A clavicle fracture is frequently referred to as a break in the collarbone. It commonly happens from falling onto an outstretched arm or on your shoulder or from a direct blow to the collarbone or clavicle itself.
Clavicle fractures account for 5% of all adult fractures. These type of fractures can cause a high degree of pain, as well as make it difficult to move the arm.
Symptoms frequently include pain at the site of injury, swelling at the collarbone, and a possible deformity felt just under the skin. A sharp pain may also occur during certain movements. Most of these fractures happen at the middle portion of the bone, but occasionally, the clavicle may break closer to the ribcage or sternum. The bone may further only partially break, such as a crack in the bone, or fully break.
Who’s More At Risk?
Playing in sports where there is a higher risk of falling – like hockey or figure skating – or those that involve contact and collision with other play – like football – place you at a higher risk of encountering a clavicle injury or fracture.
Treatment of a Clavicle Fracture
If a clavicle injury or fracture is suspected, book an appointment and consult with your doctor or another sports medicine specialist. They will perform various tests to diagnose the problem, as well as ensure that there is no nerve or blood vessel damage. An X-ray will also be performed to determine where the collarbone has broken.
At the time of injury, rest the affected arm and avoid moving it. Apply ice to aid in reducing swelling and pain.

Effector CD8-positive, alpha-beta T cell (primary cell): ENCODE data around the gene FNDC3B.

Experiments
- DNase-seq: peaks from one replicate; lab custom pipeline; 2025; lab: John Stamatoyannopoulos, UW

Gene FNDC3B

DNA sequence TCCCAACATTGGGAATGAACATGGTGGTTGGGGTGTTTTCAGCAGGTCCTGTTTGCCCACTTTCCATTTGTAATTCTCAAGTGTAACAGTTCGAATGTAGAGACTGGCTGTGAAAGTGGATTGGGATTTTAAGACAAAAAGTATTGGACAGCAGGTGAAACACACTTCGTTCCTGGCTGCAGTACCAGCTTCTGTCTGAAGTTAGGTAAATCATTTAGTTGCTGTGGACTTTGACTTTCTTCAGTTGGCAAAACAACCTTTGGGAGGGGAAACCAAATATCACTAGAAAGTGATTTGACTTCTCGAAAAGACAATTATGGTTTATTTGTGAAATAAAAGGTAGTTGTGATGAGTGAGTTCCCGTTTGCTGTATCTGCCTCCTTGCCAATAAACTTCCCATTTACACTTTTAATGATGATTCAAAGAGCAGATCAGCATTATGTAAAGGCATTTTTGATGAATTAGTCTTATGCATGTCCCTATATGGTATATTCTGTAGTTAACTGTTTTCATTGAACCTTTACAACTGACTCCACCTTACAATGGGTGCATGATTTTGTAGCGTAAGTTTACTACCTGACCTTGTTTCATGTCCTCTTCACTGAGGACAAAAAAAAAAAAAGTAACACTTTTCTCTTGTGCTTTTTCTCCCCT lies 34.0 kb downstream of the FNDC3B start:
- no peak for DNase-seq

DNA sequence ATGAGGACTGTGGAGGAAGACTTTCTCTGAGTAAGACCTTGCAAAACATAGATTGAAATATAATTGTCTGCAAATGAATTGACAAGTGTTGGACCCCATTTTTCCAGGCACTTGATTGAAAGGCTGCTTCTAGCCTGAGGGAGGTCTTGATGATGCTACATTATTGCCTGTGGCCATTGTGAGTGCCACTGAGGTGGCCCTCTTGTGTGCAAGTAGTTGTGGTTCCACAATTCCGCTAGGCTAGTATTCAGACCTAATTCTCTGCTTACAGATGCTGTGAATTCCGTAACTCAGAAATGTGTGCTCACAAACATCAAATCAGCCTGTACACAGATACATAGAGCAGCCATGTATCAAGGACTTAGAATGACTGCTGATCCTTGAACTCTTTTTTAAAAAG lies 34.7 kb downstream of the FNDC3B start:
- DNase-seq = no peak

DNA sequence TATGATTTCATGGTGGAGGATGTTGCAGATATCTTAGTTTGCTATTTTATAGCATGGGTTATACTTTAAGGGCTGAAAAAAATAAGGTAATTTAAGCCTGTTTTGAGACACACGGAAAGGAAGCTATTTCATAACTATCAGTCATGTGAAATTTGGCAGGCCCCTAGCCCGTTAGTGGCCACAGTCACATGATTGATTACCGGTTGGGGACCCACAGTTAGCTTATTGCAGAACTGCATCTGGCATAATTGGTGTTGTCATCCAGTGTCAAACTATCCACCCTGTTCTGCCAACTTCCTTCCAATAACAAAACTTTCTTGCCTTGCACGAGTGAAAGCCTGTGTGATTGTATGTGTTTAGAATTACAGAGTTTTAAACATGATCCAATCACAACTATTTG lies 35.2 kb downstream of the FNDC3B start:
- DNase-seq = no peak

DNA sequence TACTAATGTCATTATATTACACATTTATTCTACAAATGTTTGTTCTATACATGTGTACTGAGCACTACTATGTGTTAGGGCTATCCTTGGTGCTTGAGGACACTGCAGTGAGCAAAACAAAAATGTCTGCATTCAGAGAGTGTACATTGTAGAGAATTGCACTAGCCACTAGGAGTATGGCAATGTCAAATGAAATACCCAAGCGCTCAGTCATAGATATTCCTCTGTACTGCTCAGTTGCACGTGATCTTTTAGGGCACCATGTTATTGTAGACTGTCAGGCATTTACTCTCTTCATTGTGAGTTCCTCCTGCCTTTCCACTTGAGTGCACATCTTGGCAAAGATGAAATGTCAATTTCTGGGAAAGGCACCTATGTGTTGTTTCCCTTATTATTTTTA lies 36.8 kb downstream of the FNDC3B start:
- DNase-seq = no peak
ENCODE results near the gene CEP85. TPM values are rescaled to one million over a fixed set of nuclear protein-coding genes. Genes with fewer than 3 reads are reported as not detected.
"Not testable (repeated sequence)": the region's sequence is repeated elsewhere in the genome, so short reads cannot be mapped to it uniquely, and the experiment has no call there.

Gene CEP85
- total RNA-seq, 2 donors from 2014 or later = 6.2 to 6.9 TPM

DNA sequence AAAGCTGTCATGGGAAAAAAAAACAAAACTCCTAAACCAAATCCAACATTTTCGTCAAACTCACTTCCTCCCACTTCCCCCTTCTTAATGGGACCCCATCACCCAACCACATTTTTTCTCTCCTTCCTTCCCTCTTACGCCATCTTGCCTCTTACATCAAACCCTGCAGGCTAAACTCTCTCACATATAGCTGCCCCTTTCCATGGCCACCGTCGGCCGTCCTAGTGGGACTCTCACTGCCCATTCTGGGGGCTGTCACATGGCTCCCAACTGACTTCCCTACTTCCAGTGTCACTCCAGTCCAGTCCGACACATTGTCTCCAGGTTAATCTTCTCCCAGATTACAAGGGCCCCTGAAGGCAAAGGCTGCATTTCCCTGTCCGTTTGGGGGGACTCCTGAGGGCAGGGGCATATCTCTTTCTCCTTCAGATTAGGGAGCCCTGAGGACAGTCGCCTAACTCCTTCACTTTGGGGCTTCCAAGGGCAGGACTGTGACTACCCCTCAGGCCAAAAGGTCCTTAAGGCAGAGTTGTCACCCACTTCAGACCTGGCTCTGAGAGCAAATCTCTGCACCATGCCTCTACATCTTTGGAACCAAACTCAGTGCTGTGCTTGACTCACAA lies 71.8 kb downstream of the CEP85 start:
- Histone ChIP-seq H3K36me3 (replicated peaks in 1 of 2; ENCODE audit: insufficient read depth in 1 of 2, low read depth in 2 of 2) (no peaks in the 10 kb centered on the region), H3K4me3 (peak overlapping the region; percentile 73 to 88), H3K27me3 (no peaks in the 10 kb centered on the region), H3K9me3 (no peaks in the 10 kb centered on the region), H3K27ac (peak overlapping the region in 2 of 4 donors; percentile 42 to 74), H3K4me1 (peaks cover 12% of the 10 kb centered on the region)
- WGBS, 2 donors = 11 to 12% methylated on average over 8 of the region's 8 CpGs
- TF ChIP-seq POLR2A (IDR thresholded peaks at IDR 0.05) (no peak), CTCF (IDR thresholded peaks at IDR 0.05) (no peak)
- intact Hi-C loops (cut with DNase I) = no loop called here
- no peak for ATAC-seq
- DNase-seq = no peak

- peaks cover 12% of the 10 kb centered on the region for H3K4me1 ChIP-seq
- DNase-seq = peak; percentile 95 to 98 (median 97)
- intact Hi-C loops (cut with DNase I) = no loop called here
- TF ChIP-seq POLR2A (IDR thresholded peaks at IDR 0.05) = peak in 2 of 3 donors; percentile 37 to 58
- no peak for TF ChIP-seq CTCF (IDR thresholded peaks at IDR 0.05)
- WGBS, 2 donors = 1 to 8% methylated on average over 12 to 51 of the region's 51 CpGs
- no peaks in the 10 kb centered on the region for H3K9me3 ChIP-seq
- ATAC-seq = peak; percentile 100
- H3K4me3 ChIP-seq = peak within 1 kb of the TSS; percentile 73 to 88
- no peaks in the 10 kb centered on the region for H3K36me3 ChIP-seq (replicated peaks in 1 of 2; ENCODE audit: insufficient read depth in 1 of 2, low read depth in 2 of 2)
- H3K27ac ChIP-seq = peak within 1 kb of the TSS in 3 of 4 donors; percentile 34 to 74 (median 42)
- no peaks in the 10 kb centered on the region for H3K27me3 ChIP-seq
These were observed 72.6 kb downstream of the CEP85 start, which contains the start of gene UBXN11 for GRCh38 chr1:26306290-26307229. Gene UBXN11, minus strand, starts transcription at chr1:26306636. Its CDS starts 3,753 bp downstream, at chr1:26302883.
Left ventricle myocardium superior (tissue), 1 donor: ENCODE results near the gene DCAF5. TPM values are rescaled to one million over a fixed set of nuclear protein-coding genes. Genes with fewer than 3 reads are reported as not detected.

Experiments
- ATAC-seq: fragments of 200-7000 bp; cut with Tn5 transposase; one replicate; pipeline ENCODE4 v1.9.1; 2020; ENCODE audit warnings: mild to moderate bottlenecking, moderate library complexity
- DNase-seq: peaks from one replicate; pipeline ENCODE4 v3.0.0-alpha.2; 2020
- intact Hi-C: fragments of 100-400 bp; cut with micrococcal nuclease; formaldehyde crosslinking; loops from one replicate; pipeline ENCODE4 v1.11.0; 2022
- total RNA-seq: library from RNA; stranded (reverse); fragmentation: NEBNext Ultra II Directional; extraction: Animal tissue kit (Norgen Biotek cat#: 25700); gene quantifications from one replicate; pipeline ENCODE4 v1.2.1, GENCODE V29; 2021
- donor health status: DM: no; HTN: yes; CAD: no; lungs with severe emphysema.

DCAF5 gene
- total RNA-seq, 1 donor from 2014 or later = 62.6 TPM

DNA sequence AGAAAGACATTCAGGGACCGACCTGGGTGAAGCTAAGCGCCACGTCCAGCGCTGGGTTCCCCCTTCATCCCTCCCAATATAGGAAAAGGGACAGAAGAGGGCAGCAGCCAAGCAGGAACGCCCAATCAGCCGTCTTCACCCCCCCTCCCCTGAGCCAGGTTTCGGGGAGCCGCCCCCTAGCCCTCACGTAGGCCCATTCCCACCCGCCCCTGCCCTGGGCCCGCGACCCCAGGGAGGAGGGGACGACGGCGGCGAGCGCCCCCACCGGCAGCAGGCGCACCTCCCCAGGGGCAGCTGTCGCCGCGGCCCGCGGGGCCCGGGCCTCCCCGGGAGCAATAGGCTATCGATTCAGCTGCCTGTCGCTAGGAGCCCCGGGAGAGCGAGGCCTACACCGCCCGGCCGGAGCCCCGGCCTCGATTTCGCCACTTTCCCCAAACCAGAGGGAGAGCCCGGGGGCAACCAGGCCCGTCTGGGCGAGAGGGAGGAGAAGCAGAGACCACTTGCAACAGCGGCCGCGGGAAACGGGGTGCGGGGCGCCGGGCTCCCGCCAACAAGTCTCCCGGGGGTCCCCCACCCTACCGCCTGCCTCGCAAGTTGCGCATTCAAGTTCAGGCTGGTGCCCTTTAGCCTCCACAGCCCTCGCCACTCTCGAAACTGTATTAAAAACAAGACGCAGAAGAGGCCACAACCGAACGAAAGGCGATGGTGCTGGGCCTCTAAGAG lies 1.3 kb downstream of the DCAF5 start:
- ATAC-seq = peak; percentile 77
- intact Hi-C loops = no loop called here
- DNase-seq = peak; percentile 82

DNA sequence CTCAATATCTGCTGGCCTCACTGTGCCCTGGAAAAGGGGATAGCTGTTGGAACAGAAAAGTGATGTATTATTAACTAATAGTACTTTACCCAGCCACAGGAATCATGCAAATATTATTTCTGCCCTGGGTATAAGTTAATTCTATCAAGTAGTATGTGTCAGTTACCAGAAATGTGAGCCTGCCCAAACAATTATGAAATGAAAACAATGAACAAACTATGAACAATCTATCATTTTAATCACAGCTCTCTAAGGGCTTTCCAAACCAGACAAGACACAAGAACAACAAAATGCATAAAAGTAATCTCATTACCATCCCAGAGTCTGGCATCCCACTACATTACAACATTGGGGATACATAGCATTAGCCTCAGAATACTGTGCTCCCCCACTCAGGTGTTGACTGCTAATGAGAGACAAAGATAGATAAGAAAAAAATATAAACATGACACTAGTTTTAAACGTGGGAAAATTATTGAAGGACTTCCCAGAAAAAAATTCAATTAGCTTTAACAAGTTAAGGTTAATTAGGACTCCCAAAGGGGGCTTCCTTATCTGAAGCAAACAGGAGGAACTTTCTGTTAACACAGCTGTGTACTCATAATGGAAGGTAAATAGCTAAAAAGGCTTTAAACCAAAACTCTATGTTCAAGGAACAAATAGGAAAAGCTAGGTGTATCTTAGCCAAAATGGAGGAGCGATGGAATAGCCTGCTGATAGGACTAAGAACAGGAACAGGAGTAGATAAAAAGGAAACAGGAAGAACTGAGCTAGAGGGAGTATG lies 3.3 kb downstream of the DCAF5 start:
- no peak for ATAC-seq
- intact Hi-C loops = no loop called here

Most often, you will be required to immobilize your arm in a sling. This allows time and adequate rest for the bone to heal. In many cases, the collarbone heals on its own – without surgery.
With clavicle injuries, a loss of strength is common. As such, physical therapy is frequently required. This helps in returning to your regular activities, as well as with regaining sufficient strength.
Yet, if the fracture is severe or it doesn’t heal properly even when immobilized, surgery may be necessary to promote proper healing. Surgery often involves a metal plate and screws to hold the bone in place. Once healing has occurred, the metal plate may be removed, but most often, it is left in place to avoid another invasive procedure.
As your injury heals, you’ll be required to attend regular follow-ups with your doctor or specialist. This will ensure you are on track. Strength and range of motion exercises in a rehabilitation program created by your specialist or physical therapist will further pave your road to recovery.
Massage may also play a role in promoting proper healing. Massage therapy improves range of motion, releases tension, and increases blood flow. Get back to your normal. Book your next appointment with Athlete’s Choice Massage today!